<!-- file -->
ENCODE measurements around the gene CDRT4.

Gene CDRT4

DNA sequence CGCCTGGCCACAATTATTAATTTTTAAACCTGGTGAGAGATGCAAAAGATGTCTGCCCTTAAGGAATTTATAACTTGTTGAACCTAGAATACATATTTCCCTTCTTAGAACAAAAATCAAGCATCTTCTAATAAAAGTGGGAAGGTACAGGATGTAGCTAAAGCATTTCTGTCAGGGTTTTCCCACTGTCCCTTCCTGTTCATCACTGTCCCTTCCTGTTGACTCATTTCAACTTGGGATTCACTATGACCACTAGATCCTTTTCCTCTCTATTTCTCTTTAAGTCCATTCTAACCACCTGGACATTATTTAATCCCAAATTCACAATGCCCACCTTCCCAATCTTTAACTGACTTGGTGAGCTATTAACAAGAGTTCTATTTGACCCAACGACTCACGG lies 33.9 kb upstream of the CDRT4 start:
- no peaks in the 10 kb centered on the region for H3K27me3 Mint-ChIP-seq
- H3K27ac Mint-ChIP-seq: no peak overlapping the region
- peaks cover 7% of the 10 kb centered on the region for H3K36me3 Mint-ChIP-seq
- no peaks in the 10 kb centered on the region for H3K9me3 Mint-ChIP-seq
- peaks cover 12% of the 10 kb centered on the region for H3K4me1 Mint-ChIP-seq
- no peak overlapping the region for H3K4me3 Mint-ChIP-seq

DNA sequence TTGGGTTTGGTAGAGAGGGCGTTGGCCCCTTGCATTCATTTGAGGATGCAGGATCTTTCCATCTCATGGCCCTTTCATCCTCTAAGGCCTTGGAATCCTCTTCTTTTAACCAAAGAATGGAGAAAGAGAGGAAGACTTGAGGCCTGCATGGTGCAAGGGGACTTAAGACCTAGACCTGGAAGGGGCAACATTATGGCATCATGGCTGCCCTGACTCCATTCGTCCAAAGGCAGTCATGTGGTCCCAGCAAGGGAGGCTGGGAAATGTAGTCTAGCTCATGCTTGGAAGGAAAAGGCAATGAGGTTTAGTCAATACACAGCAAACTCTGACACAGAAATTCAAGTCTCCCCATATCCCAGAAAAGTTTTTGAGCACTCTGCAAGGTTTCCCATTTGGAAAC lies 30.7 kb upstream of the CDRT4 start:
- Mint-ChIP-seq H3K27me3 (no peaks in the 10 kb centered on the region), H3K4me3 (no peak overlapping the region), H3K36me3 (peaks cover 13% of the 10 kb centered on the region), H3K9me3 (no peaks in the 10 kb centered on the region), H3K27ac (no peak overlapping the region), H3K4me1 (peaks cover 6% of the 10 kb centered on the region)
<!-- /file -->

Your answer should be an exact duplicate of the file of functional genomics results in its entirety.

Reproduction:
ENCODE measurements around the gene CDRT4.

Gene CDRT4

DNA sequence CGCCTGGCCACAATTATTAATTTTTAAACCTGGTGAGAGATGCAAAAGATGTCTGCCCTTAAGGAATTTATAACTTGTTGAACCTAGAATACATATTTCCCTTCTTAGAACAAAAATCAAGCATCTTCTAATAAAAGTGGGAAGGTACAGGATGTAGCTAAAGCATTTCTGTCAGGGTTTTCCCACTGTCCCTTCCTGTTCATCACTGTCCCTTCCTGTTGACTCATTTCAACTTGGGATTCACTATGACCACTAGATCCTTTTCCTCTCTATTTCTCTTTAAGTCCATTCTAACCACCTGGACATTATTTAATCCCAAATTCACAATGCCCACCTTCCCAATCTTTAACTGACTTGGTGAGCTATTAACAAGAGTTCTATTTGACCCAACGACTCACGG lies 33.9 kb upstream of the CDRT4 start:
- no peaks in the 10 kb centered on the region for H3K27me3 Mint-ChIP-seq
- H3K27ac Mint-ChIP-seq: no peak overlapping the region
- peaks cover 7% of the 10 kb centered on the region for H3K36me3 Mint-ChIP-seq
- no peaks in the 10 kb centered on the region for H3K9me3 Mint-ChIP-seq
- peaks cover 12% of the 10 kb centered on the region for H3K4me1 Mint-ChIP-seq
- no peak overlapping the region for H3K4me3 Mint-ChIP-seq

DNA sequence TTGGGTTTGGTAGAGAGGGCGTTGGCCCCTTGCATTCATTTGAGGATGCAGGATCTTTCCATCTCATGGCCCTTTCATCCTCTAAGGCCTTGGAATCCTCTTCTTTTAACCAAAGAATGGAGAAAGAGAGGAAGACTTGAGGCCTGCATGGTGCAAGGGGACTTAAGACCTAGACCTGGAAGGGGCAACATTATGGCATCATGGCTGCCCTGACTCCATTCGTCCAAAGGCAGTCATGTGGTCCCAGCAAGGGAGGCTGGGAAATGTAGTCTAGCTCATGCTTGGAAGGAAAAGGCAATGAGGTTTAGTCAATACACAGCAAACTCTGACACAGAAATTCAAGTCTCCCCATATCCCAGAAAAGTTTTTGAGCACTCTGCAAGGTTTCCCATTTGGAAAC lies 30.7 kb upstream of the CDRT4 start:
- Mint-ChIP-seq H3K27me3 (no peaks in the 10 kb centered on the region), H3K4me3 (no peak overlapping the region), H3K36me3 (peaks cover 13% of the 10 kb centered on the region), H3K9me3 (no peaks in the 10 kb centered on the region), H3K27ac (no peak overlapping the region), H3K4me1 (peaks cover 6% of the 10 kb centered on the region)